Phil Mickelson hopes grand slam ticking clock stops at Shinnecock
Phil Mickelson needs no reminder that his window of opportunity to complete a grand slam collection of golf's four majors is quickly closing and feels this week's U.S. Open presents an optimal chance to finally get it done.
Mickelson, who turns 48 on Saturday, has been a U.S. Open runner-up a record six times and this week's event at Shinnecock Hills and next year's at Pebble Beach could be his last real shots at joining the exclusive club of grand slam winners.
"The difficult thing for me is I continue to put, I put a little bit too much pressure on myself in the majors now because I know that I don't have a ton of time to win them, especially US Opens," said Mickelson.
Phil Mickelson poses with the Gene Sarazen Cup after winning the World Golf Championships-Mexico Championship on a playoff hole at Club De Golf Chapultepec on March 4, 2018 in Mexico City.Eurosport
"But these next two US Opens, Shinnecock and Pebble Beach give me two really good opportunities.
"So I need to keep my game, get my game sharp, but I really need to be on those weeks and in the past I've been on at Shinnecock and I'm hopeful to do it again."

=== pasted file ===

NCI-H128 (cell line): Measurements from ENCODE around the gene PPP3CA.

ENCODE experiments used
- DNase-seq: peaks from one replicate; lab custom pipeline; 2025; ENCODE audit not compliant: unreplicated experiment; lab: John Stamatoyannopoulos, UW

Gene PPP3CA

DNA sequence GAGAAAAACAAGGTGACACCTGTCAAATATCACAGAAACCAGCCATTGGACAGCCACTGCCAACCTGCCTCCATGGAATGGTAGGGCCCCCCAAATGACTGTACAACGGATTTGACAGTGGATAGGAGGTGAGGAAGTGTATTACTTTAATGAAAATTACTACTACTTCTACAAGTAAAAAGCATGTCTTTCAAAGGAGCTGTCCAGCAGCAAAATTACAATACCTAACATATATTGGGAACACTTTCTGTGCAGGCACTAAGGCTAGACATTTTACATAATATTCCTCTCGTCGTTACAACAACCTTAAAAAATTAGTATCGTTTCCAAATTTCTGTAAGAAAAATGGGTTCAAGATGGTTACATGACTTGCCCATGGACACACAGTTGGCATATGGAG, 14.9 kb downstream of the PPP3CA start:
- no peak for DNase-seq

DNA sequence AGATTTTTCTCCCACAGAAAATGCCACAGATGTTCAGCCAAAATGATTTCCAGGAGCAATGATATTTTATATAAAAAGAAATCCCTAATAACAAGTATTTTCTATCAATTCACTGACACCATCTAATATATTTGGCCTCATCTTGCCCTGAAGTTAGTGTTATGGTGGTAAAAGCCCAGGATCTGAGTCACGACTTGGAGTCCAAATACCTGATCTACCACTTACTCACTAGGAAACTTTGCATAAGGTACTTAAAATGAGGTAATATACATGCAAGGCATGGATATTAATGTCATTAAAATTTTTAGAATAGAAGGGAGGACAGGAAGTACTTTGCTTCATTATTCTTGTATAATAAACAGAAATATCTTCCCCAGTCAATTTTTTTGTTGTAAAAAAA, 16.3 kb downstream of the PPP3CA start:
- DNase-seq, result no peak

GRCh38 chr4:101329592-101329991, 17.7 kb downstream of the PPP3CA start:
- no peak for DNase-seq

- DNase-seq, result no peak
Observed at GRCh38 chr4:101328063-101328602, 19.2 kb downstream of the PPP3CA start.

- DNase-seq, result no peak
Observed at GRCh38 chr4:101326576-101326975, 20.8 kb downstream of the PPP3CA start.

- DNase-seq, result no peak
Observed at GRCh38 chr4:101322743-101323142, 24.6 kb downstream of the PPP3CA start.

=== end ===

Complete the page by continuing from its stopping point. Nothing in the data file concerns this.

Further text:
When the U.S. Open was last held at Shinnecock Hills Golf Club in Southampton, New York, in 2004, Mickelson went to the penultimate hole with the lead but suffered a crushing double-bogey and lost to Retief Goosen by two strokes.
Mickelson spent time at Shinnecock Hills during each of the last two weeks and came away excited about the course setup, which was a serious source of criticism in 2004.
"I think this year's U.S. Open is the greatest setup going in that I have seen in my 25-whatever years of playing the U.S. Open," said Mickelson.
"It will reward the best player as opposed to having luck be a big element on some of the bounces in the fairway, bounces around the green, how it comes out of the rough, so forth. Skill is going to be the primary factor this week."
The five-times major winner, who skipped last year's U.S. Open to attend his daughter's high school graduation, has reason to be optimistic with six top-10 finishes this season, including a victory in March at the WGC-Mexico Championship.
Mickelson, who called himself "such an idiot" in 2006 when he handed the U.S. Open title to Geoff Ogilvy after a double-bogey six on the final hole, does not need a win in his national championship to go down among golf's all-time greats.
But Mickelson has made it no secret about his desire to join Tiger Woods, Jack Nicklaus, Ben Hogan, Gary Player and Gene Sarazen as career grand slam winners in the U.S. Masters era.
He has long considered the pursuit his biggest focus, saying he views those in the club differently than those on the outside looking in.
"It's one of those career milestones that set you apart from all players, that shows that you're a complete player," said Mickelson. "I need to get it done soon."